1. Why we file law suits
We often find insurance adjusters make unreasonably low offers hoping you will give up on your personal injury case and take a low settlement offer. We find that law suits keep the insurance companies honest. They are forced to retain a law firm that specializes in insurance defense that can advise the adjusters on the strengths and weaknesses of our case and the amount of liability the insurance company is opening itself to if the plaintiff is success at a jury trial. We find dealing with insurance defense attorneys
2. Costs of the law suit and service requirements
The steps in filing a law suit is paying the filing fees and then serving the opposing parties.
The filing fees vary on which court we are filing our law suit. Magistrate Court is $54 and State Court the fee can be as high as $245. Then we need to pay for service as well.
Service can be done by the county Marshall's or Sheriff's office, but we also find it prudent to hire a process server in many instances to make sure service is timely and proper. Once the defendant is served they have a period of time to respond to our complaint.
4. Discovery Phase
Once the defendant has responded - usually through the insurance defense attorneys - the personal injury law suit moves into the discovery phase. In this phase both sides have opportunities to learn more about the case by asking the other side for evidence. This evidence can take the form of admissions, documents, photographs or videos, and deposition testimony from witnesses.
The discovery phase of a car accident law suit can last months and is often extended by consent between parties. It is in the best interest of both parties to completely understand the case so they can make their best judgment on the likely outcome of a jury trial.
This part of the law suit may drag on for some time but it is important to be patient so we can come up with the maximum settlement offer.
5. Depositions and what to expect
In most car accident injury law suits the plaintiff is asked to sit for a deposition. This is an examination by the opposing parties' attorneys outside of the courtroom. They will have to opportunity to ask you as many questions as is reasonable while a court reporter records your responses. This will typically be done at our office but can also be scheduled over zoom in some instances.
In our experience, the insurance defense attorneys are hoping to test your ability as a witness. Many of the questions they ask at a deposition will not be allowed at trial for evidentiary reasons but they are allowed to ask almost anything.
Depositions can be exhausting marathons at times. The insurance defense attorneys want to see if there are holes in your story that they can take advantage and to learn in general what they can expect from your testimony to be like at trial. We find that a calm matter of fact demeanor is best. The deposition can be an important moment in allowing the insurance company's representatives to understand that you are a human being and not merely another file they are handling.
In many jurisdictions, mandatory mediation is required. Judges find that mediated cases often settle prior to trial and avoid using the court's limited resources. Even in jurisdictions that mediation is not required, we will often suggest it as a tool to facilitate a fair settlement offer.
The mediator is someone that both sides agree to use and hire themselves. They are a licensed professional in the State of Georgia that has been trained in mediating cases. Typically they are attorneys or former judges with experience in the practice area of your personal injury case. Mediator rates vary widely and we need to be conscious of those rates because they will be partially paid by you.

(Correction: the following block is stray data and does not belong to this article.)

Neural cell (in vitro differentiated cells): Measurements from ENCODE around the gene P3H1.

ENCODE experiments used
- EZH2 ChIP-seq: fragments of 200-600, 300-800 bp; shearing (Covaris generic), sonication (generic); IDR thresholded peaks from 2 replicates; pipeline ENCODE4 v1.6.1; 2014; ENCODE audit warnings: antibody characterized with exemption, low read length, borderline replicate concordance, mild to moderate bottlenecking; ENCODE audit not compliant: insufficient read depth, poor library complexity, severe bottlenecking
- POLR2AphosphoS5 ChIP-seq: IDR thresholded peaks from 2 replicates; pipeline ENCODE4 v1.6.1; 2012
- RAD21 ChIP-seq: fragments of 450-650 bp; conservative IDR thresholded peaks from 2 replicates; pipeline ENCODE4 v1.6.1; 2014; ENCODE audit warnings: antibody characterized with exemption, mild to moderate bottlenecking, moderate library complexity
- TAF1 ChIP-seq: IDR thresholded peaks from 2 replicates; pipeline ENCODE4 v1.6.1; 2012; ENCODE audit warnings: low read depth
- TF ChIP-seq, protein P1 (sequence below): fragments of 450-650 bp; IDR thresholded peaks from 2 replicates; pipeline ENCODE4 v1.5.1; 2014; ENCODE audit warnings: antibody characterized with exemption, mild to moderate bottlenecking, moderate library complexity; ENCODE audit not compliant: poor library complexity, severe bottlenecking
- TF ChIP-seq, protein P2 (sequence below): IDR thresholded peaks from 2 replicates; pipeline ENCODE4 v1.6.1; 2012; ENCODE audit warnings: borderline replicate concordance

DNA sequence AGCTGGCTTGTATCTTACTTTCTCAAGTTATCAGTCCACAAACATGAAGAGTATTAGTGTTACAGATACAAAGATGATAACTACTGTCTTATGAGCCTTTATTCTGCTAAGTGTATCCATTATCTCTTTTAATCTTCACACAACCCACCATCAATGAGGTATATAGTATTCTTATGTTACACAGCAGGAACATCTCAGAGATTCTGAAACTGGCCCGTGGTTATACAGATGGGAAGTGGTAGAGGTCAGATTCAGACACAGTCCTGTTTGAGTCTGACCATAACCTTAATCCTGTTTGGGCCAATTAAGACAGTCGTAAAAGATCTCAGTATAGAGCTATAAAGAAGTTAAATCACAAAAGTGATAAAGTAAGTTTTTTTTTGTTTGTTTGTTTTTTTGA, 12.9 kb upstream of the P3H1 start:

At mediation, you can expect to have an opportunity for both parties to explain their version of the case and why they think it is worth a certain value. As plaintiffs, we typically go first and the defense follows. At that point the mediator may have questions for both parties before we break out into separate rooms.
The mediator then goes between both parties relaying offers back and forth while making legal and factual arguments challenging each sides view of the case. The mediator goal is to find a value of the case that both sides can agree upon.
We find mediation to be a powerful tool in resolving cases and recommend participation in almost every instance.
8. The Trial
Once we get to the trial many months and possibly years have passed since your auto accident. We have gone through the discovery phase, and possibly mediation and pre-trial motions. At the trial, both parties will select a jury in a process known as voir dire. Voir dire varies in different jurisdictions, but is our first chance to speak to the potential jurors and begin to figure out who is appropriate to hear your trial.
As the plaintiff, we go first to present the elements of your tort claim and prove your case. You will almost certainly testify during this phase.
Once our case is made, the defense will have an opportunity to counter our argument. In some cases they may merely be arguing that your injuries were not severe enough to merit the cash value we have placed on it. In others, they may argue you contributed to the liability of the car wreck.
9. On Going Negotiations
Negotiations never stop. We willingly engage in negotiations at every stage of the law suit - even sometimes in the middle of trial. We find that a willingness to work out issues with opposing counsel is the fastest most efficient way to a fair settlement. Trials can go against us for strange reasons and if we can negotiate a value on your case that is fair and just while saving you time and mental stress is often a better outcome.